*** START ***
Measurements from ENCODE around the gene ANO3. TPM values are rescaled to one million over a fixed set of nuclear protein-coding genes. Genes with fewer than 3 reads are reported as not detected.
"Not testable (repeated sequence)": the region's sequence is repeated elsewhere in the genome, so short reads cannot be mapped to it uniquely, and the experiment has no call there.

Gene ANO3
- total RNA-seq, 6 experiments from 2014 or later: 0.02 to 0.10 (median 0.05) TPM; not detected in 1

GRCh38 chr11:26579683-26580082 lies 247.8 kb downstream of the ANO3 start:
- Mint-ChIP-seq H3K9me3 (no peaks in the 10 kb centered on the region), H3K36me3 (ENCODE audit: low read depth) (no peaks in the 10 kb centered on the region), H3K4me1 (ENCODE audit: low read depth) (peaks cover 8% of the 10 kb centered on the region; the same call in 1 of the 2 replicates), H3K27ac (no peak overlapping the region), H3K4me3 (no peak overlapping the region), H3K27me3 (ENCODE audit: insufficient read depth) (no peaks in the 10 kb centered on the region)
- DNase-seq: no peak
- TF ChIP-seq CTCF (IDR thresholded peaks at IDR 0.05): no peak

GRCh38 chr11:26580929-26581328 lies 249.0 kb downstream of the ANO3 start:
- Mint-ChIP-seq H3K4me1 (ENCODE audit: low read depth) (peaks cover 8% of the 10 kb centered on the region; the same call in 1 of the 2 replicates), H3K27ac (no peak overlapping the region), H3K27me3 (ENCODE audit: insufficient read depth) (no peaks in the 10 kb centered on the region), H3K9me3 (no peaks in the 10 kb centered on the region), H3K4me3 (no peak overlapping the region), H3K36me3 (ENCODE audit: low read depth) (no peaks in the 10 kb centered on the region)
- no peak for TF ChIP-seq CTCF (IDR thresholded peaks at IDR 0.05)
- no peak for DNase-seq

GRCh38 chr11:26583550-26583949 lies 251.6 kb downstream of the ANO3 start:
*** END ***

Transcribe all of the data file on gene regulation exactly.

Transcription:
Measurements from ENCODE around the gene ANO3. TPM values are rescaled to one million over a fixed set of nuclear protein-coding genes. Genes with fewer than 3 reads are reported as not detected.
"Not testable (repeated sequence)": the region's sequence is repeated elsewhere in the genome, so short reads cannot be mapped to it uniquely, and the experiment has no call there.

Gene ANO3
- total RNA-seq, 6 experiments from 2014 or later: 0.02 to 0.10 (median 0.05) TPM; not detected in 1

GRCh38 chr11:26579683-26580082 lies 247.8 kb downstream of the ANO3 start:
- Mint-ChIP-seq H3K9me3 (no peaks in the 10 kb centered on the region), H3K36me3 (ENCODE audit: low read depth) (no peaks in the 10 kb centered on the region), H3K4me1 (ENCODE audit: low read depth) (peaks cover 8% of the 10 kb centered on the region; the same call in 1 of the 2 replicates), H3K27ac (no peak overlapping the region), H3K4me3 (no peak overlapping the region), H3K27me3 (ENCODE audit: insufficient read depth) (no peaks in the 10 kb centered on the region)
- DNase-seq: no peak
- TF ChIP-seq CTCF (IDR thresholded peaks at IDR 0.05): no peak

GRCh38 chr11:26580929-26581328 lies 249.0 kb downstream of the ANO3 start:
- Mint-ChIP-seq H3K4me1 (ENCODE audit: low read depth) (peaks cover 8% of the 10 kb centered on the region; the same call in 1 of the 2 replicates), H3K27ac (no peak overlapping the region), H3K27me3 (ENCODE audit: insufficient read depth) (no peaks in the 10 kb centered on the region), H3K9me3 (no peaks in the 10 kb centered on the region), H3K4me3 (no peak overlapping the region), H3K36me3 (ENCODE audit: low read depth) (no peaks in the 10 kb centered on the region)
- no peak for TF ChIP-seq CTCF (IDR thresholded peaks at IDR 0.05)
- no peak for DNase-seq

GRCh38 chr11:26583550-26583949 lies 251.6 kb downstream of the ANO3 start: